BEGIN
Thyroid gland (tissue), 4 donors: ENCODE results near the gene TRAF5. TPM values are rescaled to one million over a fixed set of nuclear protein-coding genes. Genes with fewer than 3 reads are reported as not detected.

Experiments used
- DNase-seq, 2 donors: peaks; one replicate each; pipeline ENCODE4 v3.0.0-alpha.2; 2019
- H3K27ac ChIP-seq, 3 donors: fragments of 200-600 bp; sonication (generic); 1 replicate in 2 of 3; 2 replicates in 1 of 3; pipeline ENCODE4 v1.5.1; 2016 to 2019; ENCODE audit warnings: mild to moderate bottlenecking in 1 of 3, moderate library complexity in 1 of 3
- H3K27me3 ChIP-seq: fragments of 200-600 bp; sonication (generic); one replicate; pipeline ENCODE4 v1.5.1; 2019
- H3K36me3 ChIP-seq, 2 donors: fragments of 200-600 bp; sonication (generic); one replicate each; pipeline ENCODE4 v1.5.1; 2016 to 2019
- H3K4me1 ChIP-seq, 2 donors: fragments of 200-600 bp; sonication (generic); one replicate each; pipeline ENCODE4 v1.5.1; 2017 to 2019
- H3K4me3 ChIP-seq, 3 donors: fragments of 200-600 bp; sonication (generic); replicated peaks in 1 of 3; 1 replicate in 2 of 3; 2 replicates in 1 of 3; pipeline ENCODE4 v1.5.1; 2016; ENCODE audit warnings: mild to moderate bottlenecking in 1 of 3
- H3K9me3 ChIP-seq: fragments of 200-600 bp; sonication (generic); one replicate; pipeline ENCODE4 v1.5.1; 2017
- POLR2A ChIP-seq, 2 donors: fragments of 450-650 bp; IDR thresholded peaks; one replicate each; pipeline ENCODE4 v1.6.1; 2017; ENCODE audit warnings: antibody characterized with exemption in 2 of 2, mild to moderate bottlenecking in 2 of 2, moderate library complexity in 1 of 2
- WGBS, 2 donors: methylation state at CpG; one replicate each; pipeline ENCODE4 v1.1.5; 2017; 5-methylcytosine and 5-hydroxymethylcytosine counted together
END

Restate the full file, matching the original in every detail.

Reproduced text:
Thyroid gland (tissue), 4 donors: ENCODE results near the gene TRAF5. TPM values are rescaled to one million over a fixed set of nuclear protein-coding genes. Genes with fewer than 3 reads are reported as not detected.

Experiments used
- DNase-seq, 2 donors: peaks; one replicate each; pipeline ENCODE4 v3.0.0-alpha.2; 2019
- H3K27ac ChIP-seq, 3 donors: fragments of 200-600 bp; sonication (generic); 1 replicate in 2 of 3; 2 replicates in 1 of 3; pipeline ENCODE4 v1.5.1; 2016 to 2019; ENCODE audit warnings: mild to moderate bottlenecking in 1 of 3, moderate library complexity in 1 of 3
- H3K27me3 ChIP-seq: fragments of 200-600 bp; sonication (generic); one replicate; pipeline ENCODE4 v1.5.1; 2019
- H3K36me3 ChIP-seq, 2 donors: fragments of 200-600 bp; sonication (generic); one replicate each; pipeline ENCODE4 v1.5.1; 2016 to 2019
- H3K4me1 ChIP-seq, 2 donors: fragments of 200-600 bp; sonication (generic); one replicate each; pipeline ENCODE4 v1.5.1; 2017 to 2019
- H3K4me3 ChIP-seq, 3 donors: fragments of 200-600 bp; sonication (generic); replicated peaks in 1 of 3; 1 replicate in 2 of 3; 2 replicates in 1 of 3; pipeline ENCODE4 v1.5.1; 2016; ENCODE audit warnings: mild to moderate bottlenecking in 1 of 3
- H3K9me3 ChIP-seq: fragments of 200-600 bp; sonication (generic); one replicate; pipeline ENCODE4 v1.5.1; 2017
- POLR2A ChIP-seq, 2 donors: fragments of 450-650 bp; IDR thresholded peaks; one replicate each; pipeline ENCODE4 v1.6.1; 2017; ENCODE audit warnings: antibody characterized with exemption in 2 of 2, mild to moderate bottlenecking in 2 of 2, moderate library complexity in 1 of 2
- WGBS, 2 donors: methylation state at CpG; one replicate each; pipeline ENCODE4 v1.1.5; 2017; 5-methylcytosine and 5-hydroxymethylcytosine counted together